The human story undergoes a dramatic plot twist a few thousand years ago. A nomadic lifestyle of Interbeing World Presence morphs into a sedentary lifestyle of a Separation Worldview.
The “agriculturalization” phase shift that William Irwin Thompson outlines in his model of cultural transformation eventually grows into Civilization, Industrialization, and where we are now.
Where we are now is inside the narrative depths of what Charles Eisenstein calls the Old Story.
“The world as we know it is built on a story. To be a change agent is, first, to disrupt the existing Story of the World, and second, to tell a new Story of the World so that those entering the space between stories have a place to go.”
Travel takes many forms and styles –from low-budget to luxury, short-term to no-end, solo wandering to group tours, and little planning to overbooked itinerary.
Meaningful Lostness works best for a vagabonding style of travel that skews toward an open time-frame and low-budget. Rolf Pott’s in his book Vagabonding describes it as such:
“Vagabonding is an attitude—a friendly interest in people, places, and things that makes a person an explorer in the truest, most vivid sense of the word. Vagabonding is not a lifestyle, nor is it a trend. It’s just an uncommon way of looking at life—a value adjustment from which action naturally follows. And, as much as anything, vagabonding is about time—our only real commodity—and how we choose to use it.”
In an earlier post we explored this idea of Meaningful Lostness, of allowing meaning to emerge within the dynamic tension between Structure and Spontaneity. In this post we will explore some ways to do it. For the sake of using capital letters and grand names, lets call it The Art of Purposeful Wandering.
This comprehensive narrative weaves together disparate strands of esoteric philosophy into something that lay folk can grok.
Black detours down the alleyways of esoterica, walking through the streets of Alchemy, Rosicrucianism, Swedenborg, Egypt and more, to let the reader admire their unique form and structure before merging back onto the main road they all use. Continue reading →
Attention is a limited commodity — boring??! what’s next?
If you’ve been paying attention, attention is a limited commodity. Our short-term memories can only re-member so much. Simplifying the amount of members to re-member seems imperative if we want to live a more attentive life.
This means discipline. A very particular kind of discipline.
In the writings and lifestyle of “maverick social critic” Ivan Illich he uses the term Askesis to describe this discipline. But that word is old as shit and kind of pretentious, so why not use a far less respectable and far more entertaining word: Delusterfuck. Continue reading →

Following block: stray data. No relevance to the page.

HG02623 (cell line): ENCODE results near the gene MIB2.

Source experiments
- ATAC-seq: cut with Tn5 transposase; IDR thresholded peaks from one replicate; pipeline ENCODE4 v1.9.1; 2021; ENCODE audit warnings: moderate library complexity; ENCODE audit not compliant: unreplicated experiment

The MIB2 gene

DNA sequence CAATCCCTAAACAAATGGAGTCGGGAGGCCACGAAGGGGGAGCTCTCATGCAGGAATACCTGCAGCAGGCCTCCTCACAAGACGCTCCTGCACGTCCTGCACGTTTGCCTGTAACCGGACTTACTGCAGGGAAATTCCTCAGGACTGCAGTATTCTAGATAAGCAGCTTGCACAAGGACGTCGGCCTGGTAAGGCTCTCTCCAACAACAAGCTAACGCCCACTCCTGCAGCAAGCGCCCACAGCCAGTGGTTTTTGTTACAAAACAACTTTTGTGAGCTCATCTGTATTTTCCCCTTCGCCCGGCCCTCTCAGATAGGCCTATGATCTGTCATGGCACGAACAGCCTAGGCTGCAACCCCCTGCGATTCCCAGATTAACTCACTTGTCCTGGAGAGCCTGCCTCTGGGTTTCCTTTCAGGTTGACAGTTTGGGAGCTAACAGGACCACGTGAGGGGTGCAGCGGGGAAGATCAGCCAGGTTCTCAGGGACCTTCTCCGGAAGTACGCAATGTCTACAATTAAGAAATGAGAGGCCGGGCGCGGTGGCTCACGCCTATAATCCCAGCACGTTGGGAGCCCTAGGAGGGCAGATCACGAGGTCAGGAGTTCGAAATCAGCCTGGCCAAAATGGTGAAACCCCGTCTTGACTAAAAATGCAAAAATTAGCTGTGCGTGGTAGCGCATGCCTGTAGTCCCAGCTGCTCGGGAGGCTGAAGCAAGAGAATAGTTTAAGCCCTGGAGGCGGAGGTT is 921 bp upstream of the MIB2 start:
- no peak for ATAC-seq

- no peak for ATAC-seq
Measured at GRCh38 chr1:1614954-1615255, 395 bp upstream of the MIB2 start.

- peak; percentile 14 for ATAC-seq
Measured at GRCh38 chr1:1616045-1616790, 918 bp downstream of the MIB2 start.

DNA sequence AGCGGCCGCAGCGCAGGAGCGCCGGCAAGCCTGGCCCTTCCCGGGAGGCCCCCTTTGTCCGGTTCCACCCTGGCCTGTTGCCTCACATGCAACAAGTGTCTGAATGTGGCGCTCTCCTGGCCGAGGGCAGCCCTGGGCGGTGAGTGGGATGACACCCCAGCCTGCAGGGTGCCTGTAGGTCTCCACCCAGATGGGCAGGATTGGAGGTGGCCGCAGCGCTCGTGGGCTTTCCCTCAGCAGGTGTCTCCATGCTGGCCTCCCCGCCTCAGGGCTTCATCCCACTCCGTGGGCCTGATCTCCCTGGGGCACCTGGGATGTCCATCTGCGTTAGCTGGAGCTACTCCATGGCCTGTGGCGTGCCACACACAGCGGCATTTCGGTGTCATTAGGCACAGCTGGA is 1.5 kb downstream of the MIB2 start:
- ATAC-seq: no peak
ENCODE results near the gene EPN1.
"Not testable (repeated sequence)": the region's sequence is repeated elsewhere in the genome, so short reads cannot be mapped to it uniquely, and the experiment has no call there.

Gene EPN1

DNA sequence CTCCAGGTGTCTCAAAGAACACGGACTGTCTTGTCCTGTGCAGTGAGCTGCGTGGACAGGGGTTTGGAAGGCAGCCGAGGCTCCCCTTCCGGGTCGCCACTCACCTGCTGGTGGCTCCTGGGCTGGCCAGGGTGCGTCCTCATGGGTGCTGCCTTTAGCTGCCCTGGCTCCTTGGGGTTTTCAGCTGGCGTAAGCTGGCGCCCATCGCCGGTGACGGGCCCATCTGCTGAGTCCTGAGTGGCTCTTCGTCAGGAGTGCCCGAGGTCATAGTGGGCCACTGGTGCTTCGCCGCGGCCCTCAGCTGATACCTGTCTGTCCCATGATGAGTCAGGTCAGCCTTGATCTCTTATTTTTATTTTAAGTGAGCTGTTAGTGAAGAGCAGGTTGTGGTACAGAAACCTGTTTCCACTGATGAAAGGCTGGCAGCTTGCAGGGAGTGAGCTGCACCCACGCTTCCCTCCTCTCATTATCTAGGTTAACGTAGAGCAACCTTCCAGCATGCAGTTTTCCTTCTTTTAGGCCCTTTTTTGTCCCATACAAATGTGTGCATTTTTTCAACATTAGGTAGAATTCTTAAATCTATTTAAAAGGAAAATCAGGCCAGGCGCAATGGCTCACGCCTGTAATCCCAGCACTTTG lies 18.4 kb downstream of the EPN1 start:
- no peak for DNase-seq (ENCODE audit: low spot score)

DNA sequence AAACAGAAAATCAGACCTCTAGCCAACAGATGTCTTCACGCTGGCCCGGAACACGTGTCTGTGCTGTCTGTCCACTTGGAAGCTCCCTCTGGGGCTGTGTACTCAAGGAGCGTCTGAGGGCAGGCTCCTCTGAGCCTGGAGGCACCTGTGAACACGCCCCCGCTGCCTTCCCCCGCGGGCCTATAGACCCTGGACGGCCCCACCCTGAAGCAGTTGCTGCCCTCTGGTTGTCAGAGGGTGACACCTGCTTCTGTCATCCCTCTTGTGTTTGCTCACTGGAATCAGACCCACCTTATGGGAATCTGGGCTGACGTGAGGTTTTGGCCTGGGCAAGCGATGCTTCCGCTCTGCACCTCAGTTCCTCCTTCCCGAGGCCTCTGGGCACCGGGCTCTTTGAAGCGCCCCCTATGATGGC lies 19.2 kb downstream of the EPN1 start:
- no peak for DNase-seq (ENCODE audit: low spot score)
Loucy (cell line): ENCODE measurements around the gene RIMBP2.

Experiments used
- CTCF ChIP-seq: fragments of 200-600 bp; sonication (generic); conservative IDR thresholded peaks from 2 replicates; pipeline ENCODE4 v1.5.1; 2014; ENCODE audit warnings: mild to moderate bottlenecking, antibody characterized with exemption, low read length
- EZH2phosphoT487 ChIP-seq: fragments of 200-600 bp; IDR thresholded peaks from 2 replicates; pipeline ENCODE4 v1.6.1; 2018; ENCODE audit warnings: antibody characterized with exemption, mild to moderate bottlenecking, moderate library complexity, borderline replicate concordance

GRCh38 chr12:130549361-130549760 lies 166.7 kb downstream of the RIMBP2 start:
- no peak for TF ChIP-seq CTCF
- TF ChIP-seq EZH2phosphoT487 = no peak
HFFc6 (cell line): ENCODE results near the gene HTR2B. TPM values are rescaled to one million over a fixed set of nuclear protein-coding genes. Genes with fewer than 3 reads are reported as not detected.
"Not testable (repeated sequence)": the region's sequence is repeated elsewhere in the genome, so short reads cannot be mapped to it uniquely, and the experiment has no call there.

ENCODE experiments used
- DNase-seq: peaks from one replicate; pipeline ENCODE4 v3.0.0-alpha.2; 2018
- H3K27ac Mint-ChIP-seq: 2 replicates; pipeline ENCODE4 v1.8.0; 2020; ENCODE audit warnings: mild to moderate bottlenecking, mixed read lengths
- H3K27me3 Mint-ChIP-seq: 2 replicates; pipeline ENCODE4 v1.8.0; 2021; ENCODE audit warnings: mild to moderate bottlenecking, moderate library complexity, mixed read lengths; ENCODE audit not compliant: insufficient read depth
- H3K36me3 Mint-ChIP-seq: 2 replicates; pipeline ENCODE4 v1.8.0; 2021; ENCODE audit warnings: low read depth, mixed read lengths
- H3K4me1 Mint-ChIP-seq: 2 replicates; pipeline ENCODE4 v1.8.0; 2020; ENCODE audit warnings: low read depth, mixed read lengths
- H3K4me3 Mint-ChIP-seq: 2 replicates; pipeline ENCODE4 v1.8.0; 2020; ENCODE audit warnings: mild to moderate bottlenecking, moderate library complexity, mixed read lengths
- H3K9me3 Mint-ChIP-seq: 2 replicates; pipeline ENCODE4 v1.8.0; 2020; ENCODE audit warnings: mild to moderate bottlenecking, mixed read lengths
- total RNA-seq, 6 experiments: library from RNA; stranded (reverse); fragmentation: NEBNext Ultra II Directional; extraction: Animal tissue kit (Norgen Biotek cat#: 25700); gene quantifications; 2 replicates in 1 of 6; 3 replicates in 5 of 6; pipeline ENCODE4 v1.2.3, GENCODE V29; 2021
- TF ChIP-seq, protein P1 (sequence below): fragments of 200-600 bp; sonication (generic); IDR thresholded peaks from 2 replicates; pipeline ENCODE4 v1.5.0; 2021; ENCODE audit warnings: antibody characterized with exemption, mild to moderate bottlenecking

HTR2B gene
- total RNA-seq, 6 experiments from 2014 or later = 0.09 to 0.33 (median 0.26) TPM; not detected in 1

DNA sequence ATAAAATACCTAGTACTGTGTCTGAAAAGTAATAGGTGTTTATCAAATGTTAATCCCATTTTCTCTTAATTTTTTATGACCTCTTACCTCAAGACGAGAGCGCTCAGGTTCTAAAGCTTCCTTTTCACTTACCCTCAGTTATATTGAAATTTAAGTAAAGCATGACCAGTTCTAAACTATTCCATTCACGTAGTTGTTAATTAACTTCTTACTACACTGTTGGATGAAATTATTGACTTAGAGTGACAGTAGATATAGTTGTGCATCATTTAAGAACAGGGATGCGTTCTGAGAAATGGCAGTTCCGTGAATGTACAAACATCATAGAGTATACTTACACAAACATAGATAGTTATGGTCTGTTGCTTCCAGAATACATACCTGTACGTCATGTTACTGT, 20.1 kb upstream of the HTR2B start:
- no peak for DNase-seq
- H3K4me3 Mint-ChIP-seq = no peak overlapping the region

If life operates upon the principles of music, as Alan Watts suggests, then time is like a dance to that music. Although each person is unique in how they dance and how they perceive rhythm, there exists common patterns between people living in the same place and culture.
Time is something we wear; it’s something we act out. It’s always with us until we are not us anymore because the ol’ Fates have stopped by to end our hours.
J.R.R. Tolkien wrote “not all those who wander are lost.”
This great line brings inspiration to countless wanderers trotting across the globe, including many nomadic 20-somethings seeking a poetic justification for meandering about life without a stable career. No worries, since this includes yours truly…
Look no further — I’ve got you covered! (alright look a bit further; specifically below, where the covering is done).
“You know, you can have a good life with a lot of time and a little money” he said taking a brief pause, “but you can’t have a good life with a lot of money and a little time.”
It’s the perfect end to a multi-hour conversation. After shelling out a few slips of fiat currency and tucking the used books under my arm, I walk into the autumn day which now seems a bit calmer as I walk a bit slower…
As you probably already know — depending upon who you are and what you know — there are planeloads of problems with this thing called “the educational system.” Some of if I explore in a previous post.
A lot of it has to do with the technical aspects of how it’s carried out and a lot of it has to do with the philosophical aspects of why it’s undertaken.
These problems are not new. Over 30,000 days (and a similar amount of moons) ago, the polymath ahead-of-the-game thinker Alfred North Whitehead gave a bunch of lectures that were collected into a book named The Aims of Education.
In it he, as you might have guessed, works out the aims of education.